Caption: Dalefoot on the left, John Innes on the right
Caption: Pauline, Simon, Margaret and David
Winter is truly upon us at Dalefoot, and with frosty mornings and the first sign of snow this weekend there is little else for gardeners to see other than blossoming snowdrops.
In 2017 we visited Margaret and David MacLennan - Plant Heritage National Collection Holders for Galanthus (snowdrops). Their collection has “scientific” status in recognition of the special contribution that it makes to the conservation of the Galanthus genus. They have more than 1700 different varieties of 21 species of snowdrops, growing in frames in their garden at their home in Carlisle. This is an endlessly fascinating display of varying patterns, markings, shapes and sizes.
After meeting us at RHS Hampton Court they started a trial planting some of their prestigious snowdrops in our compost (a mix of Lakeland Gold, Wool Compost and grit) to compare with their conventional growing medium of John Innes mix. Half the bulbs were potted in Dalefoot and half in John Innes then sunk side by side in a sand frame.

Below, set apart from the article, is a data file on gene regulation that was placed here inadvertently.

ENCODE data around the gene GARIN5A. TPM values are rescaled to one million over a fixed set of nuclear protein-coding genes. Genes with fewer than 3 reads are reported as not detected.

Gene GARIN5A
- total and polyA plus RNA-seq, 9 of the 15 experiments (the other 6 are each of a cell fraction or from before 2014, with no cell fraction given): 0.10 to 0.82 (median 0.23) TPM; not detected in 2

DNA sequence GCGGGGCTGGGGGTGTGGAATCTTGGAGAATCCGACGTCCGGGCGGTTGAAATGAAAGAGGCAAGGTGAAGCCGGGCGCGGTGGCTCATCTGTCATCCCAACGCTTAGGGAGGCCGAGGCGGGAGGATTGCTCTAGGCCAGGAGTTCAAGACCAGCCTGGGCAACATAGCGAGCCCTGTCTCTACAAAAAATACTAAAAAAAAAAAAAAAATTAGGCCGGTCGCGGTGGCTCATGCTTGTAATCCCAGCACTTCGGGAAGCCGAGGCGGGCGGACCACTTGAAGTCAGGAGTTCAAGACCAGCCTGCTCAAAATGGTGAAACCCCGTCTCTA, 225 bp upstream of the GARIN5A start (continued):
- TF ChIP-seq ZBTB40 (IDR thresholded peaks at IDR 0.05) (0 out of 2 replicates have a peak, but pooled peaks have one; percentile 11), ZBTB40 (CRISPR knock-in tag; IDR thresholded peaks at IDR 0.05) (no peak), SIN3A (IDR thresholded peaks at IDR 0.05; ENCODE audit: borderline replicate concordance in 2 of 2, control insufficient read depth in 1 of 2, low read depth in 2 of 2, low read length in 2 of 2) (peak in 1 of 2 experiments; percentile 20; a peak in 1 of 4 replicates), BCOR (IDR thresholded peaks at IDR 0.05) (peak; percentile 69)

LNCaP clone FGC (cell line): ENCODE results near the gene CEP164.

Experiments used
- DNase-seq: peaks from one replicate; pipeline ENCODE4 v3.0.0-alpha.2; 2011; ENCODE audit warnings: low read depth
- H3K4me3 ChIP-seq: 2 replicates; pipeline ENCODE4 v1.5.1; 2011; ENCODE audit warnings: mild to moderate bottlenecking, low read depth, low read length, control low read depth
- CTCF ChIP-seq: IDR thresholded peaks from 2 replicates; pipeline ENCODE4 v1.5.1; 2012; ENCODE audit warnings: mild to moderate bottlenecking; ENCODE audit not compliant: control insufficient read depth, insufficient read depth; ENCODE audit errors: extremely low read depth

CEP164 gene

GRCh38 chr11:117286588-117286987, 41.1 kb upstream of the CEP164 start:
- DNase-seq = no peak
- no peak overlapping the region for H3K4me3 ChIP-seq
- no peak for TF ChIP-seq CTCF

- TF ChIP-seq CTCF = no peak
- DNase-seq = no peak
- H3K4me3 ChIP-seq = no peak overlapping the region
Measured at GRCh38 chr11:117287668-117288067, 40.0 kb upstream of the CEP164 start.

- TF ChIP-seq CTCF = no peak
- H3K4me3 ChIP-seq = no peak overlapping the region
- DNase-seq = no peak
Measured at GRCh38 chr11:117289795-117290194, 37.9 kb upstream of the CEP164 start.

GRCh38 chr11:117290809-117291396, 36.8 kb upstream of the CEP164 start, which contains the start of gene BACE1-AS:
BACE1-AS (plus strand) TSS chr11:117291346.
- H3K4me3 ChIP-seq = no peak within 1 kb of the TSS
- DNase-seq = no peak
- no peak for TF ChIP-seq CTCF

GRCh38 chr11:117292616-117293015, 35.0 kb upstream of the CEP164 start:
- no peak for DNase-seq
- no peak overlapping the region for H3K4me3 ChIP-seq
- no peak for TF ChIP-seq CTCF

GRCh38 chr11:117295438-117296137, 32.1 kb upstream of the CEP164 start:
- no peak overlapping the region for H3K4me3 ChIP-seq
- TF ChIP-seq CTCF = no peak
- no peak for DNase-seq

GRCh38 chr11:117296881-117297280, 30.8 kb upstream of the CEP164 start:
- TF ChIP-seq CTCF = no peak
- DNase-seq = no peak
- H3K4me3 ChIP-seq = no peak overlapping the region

Little difference was observed in the first year, though just possibly the plants grown in the Dalefoot composts were slightly ahead in size perhaps reflecting the higher nutritional content of the mixture. Two years on however and the difference is clear. “We have seen earlier shoots, stronger and bigger growth and more plants per pot." said Mr & Mrs MacLennon. The collection is watered via rainfall and only John Innes pots have additional food added – not required for Dalefoot pots. Margaret and David also expect to find better quality bulbs when they dig them up for re-potting this summer.
Most gardeners will have a place for snowdrops and there must be a snowdrop for everyone!
The best time to plant snowdrops is when they are freshly-dug, either when the foliage is dying back in late spring on ‘in the green’ just after flowering.
Aim for a moist, well-drained planting pit
Incorporate a mix of Wool Compost and Lakeland Gold
Await your first sign that spring is on the way
Here's what happened 2 years ago...